Student Loan Forgiveness: Who Benefits & Who Doesn’t
The roughly 45 million Americans with student loan debt likely felt great relief on Aug. 24 when President Joe Biden announced his student loan relief plan. The plan entails offering $10,000 to $20,000 in student loan forgiveness for certain borrowers.
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In light of this recent policy, you might be questioning who will benefit from student loan forgiveness and who won’t. Keep reading to discover who will qualify, plus what forgiveness means for individuals, families and the economy.
Who Will Benefit?
As the outline of the plan suggests, the most direct beneficiaries of the plan are those with student debt. But only certain borrowers will qualify.
Federal Student Loan Borrowers Below Certain Income Thresholds
If you meet certain income requirements according to your tax filing status in 2021 or 2022, you are also eligible for aid. If you filed for taxes as an individual, or if you are married but filed your taxes separately, and your income was under $125,000, you are eligible. Additionally, if you are married and filed your taxes jointly, are the head of your household, or are a qualifying widow(er), and your income was under $250,000, you are also eligible.
According to the qualification requirements, as long as you met this income requirement in 2021 or 2022, you qualify. Borrowers do not need to meet this requirement in both years.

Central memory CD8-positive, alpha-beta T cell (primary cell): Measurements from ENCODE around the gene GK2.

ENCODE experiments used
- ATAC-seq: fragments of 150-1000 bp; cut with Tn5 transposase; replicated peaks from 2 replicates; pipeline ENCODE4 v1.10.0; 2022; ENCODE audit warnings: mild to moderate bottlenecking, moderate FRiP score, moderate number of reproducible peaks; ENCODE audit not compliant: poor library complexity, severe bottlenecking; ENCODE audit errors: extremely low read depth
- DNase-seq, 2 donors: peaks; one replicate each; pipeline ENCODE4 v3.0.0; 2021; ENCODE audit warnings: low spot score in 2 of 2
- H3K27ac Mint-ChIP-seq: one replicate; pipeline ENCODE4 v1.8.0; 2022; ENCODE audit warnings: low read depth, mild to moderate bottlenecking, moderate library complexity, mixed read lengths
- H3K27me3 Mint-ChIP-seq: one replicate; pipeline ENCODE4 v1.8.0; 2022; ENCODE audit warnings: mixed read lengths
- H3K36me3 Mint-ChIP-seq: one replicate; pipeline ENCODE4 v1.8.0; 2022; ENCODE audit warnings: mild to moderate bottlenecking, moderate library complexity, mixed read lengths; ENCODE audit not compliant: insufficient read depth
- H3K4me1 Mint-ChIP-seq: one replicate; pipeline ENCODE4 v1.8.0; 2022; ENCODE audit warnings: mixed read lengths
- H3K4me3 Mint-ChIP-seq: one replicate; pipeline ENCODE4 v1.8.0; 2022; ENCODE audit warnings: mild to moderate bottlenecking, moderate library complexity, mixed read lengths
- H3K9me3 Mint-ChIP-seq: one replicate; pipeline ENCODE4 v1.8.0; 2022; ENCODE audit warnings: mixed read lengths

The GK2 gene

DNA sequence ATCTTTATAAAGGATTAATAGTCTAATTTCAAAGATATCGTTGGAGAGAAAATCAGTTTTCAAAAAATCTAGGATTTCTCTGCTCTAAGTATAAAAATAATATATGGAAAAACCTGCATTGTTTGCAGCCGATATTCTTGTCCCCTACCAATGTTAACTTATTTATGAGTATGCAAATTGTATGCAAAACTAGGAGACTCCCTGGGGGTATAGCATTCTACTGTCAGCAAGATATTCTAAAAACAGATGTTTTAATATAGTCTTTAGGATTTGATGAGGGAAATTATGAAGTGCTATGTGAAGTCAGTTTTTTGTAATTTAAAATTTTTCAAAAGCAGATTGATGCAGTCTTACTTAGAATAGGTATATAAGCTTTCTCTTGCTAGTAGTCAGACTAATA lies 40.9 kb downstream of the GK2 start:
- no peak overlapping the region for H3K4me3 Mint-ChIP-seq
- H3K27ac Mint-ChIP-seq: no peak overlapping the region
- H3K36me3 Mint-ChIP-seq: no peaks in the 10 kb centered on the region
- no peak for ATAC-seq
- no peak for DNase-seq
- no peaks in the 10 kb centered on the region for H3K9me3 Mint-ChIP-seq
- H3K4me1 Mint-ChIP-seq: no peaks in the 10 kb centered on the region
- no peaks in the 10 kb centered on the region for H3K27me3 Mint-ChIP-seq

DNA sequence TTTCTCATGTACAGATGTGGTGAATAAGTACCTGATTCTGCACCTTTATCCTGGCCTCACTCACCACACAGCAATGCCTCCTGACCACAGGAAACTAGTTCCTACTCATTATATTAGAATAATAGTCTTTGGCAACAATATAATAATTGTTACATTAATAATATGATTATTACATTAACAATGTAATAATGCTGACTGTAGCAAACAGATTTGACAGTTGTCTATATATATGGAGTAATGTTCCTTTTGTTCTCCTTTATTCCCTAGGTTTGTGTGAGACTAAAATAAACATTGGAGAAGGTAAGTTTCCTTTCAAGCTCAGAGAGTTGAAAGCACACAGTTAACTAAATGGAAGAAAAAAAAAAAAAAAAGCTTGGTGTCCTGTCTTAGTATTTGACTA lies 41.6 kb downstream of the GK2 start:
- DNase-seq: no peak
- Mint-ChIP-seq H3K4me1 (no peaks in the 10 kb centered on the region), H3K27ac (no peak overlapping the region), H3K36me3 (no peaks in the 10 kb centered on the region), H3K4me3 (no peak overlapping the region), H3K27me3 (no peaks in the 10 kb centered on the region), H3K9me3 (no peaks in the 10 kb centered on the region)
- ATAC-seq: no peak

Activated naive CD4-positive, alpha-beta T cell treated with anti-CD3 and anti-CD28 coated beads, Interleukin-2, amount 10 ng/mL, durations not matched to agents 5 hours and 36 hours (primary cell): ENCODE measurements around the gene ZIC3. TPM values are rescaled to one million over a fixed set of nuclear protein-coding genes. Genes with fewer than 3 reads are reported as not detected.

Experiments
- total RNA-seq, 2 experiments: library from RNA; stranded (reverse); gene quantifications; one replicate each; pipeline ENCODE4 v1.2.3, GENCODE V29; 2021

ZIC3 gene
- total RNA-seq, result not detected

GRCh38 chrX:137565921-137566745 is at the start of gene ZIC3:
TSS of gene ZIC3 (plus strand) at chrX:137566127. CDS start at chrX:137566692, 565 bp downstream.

Federal Student Loan Borrowers With Qualifying Loans
Unfortunately, not all federal student loan borrowers within these income thresholds will qualify. Only the following federal loan types will qualify for forgiveness
The William D. Ford Federal Direct Loan (Direct Loan) Program loans, Federal Family Education Loan (FFEL) Program loans held by ED or in default at a guaranty agency, Federal Perkins Loan Program loans held by ED and defaulted loans (includes ED-held or commercially serviced subsidized Stafford, unsubsidized Stafford, Parent PLUS, Graduate PLUS; and Perkins loans held by ED) qualify for loan forgiveness.
Those students who received a Federal Pell Grant in college and meet the income requirements are eligible for up to $20,000 in debt relief. Those who did not receive a Federal Pell Grant in college, meet the income requirements and took out a qualifying loan, are eligible for up to $10,000 in relief.
Current College Students
If you are still in college and think forgiveness doesn’t apply to you — you’re in luck. Current students with loans will also be covered for forgiveness. As long as you are a federal loan borrower and meet the requirements above, the loan forgiveness also applies to those who are in school.
However, not all current students with student loans will qualify. If a parent claims you as a dependent on their taxes, your eligibility for loans will be dependent on their income. If you are a dependent student, you should still apply for debt relief using your income information. The program will email you and your parents instructions on how to proceed with the process.
Parents of Children With Federal Student Loans
The student loan forgiveness initiative also offers relief to parents of children with eligible student loans.
If your child has student loans that meet the debt relief requirements, or you have eligible student loans of your own, such as PLUS loans, you can also submit your student loan debt relief application. It will be processed separately from the application of your child.
Who Won’t Benefit From the Plan